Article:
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Research Papers: Hydrodynamic Lubrication

Experimental and Numerical Studies of Cavitation Effects in a Tapered Land Thrust Bearing

[+] Author and Article Information
Yin Song

Key Laboratory for Thermal Science and
Power Engineering of Ministry of Education,
Department of Thermal Engineering,
Tsinghua University,
Beijing 100084, China
e-mail: songyin@tsinghua.edu.cn

Xiao Ren

Key Laboratory for Thermal Science and
Power Engineering of Ministry of Education,
Department of Thermal Engineering,
Tsinghua University,
Beijing 100084, China
e-mail: renxiaothu@gmail.com

Chun-wei Gu

Key Laboratory for Thermal Science and
Power Engineering of Ministry of Education,
Department of Thermal Engineering,
Tsinghua University,
Beijing 100084, China
e-mail: gcw@mail.tsinghua.edu.cn

Xue-song Li

Key Laboratory for Thermal Science and
Power Engineering of Ministry of Education,
Department of Thermal Engineering,
Tsinghua University,
Beijing 100084, China
e-mail: xs-li@mail.tsinghua.edu.cn

1Corresponding author.

Contributed by the Tribology Division of ASME for publication in the JOURNAL OF TRIBOLOGY. Manuscript received August 22, 2013; final manuscript received August 6, 2014; published online August 27, 2014. Assoc. Editor: Robert L. Jackson.

J. Tribol 137(1), 011701 (Aug 27, 2014) (9 pages) Paper No: TRIB-13-1167; doi: 10.1115/1.4028264 History: Received August 22, 2013; Revised August 06, 2014

In thrust bearings, cavitation may occur at high rotational speeds or low lubricant supply pressures, and it will influence the bearing performances. In this paper, a hydrodynamic tapered land thrust bearing has been studied both experimentally and numerically, with concentration on the cavitation phenomenon and its effects on the bearing performances. Evident cavitation regions have been observed in the experiments at higher rotational speeds. Traditional Reynolds equation and 3D Navier–Stokes equation (3D NSE) with a cavitation model have been used for numerical simulation, and the predicted results are examined against the experimental results. Compared with Reynolds equation, 3D NSE with Rayleigh–Plesset model provides better predictions of both oil–film pressure profile and cavitation area. Furthermore, the effects of the cavitation phenomenon on the thrust bearing performances are studied by parametric studies involving various rotational speeds and oil feeding pressures, using 3D NSE. It is found that the load capacity decreases at higher speeds because of enlargement of the cavitation area. And the negative effects of cavitation can be reduced at smaller film thickness and higher oil supply pressure. Conclusively, the above results show that the cavitation phenomenon has significant influences on the bearing performances at higher speeds, and 3D NSE provides an effective tool for analyzing the cavitation effects in thrust bearings.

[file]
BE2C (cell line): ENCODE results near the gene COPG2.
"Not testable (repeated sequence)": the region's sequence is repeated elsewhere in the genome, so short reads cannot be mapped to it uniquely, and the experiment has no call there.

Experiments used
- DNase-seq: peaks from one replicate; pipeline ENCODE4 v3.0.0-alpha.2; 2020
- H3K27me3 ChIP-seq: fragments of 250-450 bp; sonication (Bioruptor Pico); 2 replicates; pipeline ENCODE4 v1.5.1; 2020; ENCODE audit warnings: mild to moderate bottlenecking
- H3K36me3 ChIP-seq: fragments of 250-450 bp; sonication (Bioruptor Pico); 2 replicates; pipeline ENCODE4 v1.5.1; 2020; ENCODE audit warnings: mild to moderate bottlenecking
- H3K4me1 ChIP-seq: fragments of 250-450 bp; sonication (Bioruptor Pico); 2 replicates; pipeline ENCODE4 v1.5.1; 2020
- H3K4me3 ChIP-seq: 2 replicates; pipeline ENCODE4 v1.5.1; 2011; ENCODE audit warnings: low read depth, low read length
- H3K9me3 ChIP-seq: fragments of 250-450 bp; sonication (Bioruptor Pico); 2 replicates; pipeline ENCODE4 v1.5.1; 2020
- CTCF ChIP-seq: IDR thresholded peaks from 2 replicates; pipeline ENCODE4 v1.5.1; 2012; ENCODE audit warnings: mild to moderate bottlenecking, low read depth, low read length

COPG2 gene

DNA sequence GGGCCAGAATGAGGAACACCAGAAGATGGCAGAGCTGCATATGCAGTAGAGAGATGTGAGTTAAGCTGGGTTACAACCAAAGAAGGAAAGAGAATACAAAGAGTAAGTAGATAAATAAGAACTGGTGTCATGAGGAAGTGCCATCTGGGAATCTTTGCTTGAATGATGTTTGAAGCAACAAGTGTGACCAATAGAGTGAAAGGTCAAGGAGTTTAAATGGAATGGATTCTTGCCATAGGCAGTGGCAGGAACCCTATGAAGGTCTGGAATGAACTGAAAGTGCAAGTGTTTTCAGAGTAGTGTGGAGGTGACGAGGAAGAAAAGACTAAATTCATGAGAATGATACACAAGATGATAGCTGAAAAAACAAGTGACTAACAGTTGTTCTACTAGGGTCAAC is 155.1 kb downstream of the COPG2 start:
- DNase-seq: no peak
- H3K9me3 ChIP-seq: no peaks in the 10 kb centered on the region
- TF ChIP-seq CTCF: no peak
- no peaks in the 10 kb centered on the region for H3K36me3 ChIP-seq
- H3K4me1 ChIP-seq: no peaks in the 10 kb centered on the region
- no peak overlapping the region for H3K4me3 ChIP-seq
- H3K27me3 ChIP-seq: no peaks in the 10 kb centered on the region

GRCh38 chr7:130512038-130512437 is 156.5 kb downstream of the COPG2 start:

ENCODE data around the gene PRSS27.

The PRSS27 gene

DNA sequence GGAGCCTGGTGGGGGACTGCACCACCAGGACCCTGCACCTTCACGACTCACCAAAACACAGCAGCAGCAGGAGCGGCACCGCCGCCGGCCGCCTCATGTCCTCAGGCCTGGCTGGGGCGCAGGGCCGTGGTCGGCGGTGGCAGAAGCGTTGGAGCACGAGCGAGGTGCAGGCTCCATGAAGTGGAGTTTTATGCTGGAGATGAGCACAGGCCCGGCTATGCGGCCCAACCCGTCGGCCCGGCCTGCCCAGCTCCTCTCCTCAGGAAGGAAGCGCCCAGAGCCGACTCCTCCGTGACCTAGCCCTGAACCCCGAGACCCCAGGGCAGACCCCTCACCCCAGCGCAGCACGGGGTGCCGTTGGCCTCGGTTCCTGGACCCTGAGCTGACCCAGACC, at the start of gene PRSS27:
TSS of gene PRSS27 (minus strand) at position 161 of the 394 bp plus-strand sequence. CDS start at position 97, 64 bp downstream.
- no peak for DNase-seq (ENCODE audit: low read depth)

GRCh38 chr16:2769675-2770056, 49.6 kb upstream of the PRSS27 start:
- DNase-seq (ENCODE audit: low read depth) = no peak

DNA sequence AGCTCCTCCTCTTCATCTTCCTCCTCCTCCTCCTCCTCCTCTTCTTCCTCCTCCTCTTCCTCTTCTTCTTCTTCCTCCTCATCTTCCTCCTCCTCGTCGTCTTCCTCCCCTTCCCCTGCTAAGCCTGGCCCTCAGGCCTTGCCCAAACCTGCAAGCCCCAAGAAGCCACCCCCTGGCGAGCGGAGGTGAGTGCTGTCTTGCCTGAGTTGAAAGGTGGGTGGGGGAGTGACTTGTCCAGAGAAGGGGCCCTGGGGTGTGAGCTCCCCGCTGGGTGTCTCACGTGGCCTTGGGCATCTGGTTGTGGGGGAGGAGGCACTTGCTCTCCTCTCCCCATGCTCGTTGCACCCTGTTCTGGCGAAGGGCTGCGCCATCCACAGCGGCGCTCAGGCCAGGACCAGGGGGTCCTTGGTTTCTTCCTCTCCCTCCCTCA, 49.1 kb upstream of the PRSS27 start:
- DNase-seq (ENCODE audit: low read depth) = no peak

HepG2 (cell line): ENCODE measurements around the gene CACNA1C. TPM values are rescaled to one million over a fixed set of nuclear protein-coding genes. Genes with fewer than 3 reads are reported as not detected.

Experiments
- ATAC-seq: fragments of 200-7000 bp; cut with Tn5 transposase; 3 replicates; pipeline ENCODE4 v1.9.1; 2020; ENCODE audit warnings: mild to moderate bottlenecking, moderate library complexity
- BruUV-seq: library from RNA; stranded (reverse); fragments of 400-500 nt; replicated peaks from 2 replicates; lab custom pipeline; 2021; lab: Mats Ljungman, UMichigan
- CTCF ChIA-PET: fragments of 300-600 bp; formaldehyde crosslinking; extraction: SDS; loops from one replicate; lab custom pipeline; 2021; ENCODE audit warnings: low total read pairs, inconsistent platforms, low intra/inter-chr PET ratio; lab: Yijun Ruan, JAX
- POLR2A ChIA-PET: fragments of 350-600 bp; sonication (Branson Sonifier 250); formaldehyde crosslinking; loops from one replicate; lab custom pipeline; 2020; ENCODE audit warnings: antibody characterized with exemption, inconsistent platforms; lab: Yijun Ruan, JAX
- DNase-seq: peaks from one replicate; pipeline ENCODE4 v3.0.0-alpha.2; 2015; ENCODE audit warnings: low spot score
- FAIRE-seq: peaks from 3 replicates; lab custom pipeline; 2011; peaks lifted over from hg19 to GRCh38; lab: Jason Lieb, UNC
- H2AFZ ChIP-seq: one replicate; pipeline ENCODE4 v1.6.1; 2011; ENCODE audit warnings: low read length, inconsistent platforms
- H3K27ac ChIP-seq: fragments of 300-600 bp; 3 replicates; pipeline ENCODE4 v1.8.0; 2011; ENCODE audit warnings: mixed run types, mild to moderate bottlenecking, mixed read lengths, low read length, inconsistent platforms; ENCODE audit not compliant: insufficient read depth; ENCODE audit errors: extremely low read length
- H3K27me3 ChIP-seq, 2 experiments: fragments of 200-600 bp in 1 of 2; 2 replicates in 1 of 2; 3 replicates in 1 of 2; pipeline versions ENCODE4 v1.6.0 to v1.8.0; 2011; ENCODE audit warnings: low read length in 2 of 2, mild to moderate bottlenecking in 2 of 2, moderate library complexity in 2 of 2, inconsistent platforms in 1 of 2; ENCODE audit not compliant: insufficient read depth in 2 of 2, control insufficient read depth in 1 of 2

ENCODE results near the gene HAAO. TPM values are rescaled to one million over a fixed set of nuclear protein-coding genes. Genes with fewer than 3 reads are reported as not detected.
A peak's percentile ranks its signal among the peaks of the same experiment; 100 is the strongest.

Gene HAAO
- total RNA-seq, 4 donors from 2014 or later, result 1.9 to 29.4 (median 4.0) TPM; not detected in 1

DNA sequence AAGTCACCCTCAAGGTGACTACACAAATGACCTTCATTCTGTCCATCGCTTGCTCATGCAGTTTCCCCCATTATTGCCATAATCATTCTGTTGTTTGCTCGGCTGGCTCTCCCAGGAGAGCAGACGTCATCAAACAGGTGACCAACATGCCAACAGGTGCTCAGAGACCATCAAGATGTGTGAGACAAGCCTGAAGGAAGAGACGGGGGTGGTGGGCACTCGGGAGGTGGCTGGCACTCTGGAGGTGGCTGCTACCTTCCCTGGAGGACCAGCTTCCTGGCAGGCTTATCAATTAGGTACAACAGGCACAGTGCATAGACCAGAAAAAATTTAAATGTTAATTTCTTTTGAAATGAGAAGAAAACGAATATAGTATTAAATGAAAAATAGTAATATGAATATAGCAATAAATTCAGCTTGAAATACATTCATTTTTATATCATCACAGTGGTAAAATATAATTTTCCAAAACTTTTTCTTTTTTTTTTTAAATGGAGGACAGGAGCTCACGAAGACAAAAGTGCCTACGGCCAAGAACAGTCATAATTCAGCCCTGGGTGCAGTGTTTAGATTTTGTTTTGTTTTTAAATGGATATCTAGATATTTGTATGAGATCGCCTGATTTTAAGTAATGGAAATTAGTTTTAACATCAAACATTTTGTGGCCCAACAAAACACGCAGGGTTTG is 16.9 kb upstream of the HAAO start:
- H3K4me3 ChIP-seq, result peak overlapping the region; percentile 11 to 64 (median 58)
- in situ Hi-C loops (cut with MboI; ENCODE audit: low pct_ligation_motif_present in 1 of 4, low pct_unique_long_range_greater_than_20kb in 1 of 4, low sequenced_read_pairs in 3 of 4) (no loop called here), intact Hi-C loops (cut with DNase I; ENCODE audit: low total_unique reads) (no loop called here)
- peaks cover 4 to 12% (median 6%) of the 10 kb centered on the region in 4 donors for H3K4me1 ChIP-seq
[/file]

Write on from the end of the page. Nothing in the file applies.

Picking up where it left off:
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References

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Figures

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Fig. 1

Diagrammatic view of the test rig

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Fig. 2

Photograph of the test rig

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Fig. 3

Configuration of the tested bearing

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Fig. 4

Calculation domain for NSE

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Fig. 5

Flow visualization at different rotational speeds

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Fig. 6

Oil–film pressure profiles at different speeds at R = 75 mm (experimental results and traditional solutions)

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Fig. 7

3D NSE solution at 2700 rpm

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Fig. 8

3D NSE solution at 3400 rpm

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Fig. 9

3D NSE solution at 4000 rpm

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Fig. 10

Oil–film pressure profiles at R = 75 mm

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Fig. 11

Contour of gas volume fraction at intermediate radius

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Fig. 12

Contour of gas volume fraction at 2000 rpm

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Fig. 13

Variations of load with speed for different minimum film thicknesses

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Fig. 14

Contours of gas volume fraction at different speeds (h0 = 240 μm)

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Fig. 15

Variations of load with speed at different oil supply pressures (h0 = 240 μm)

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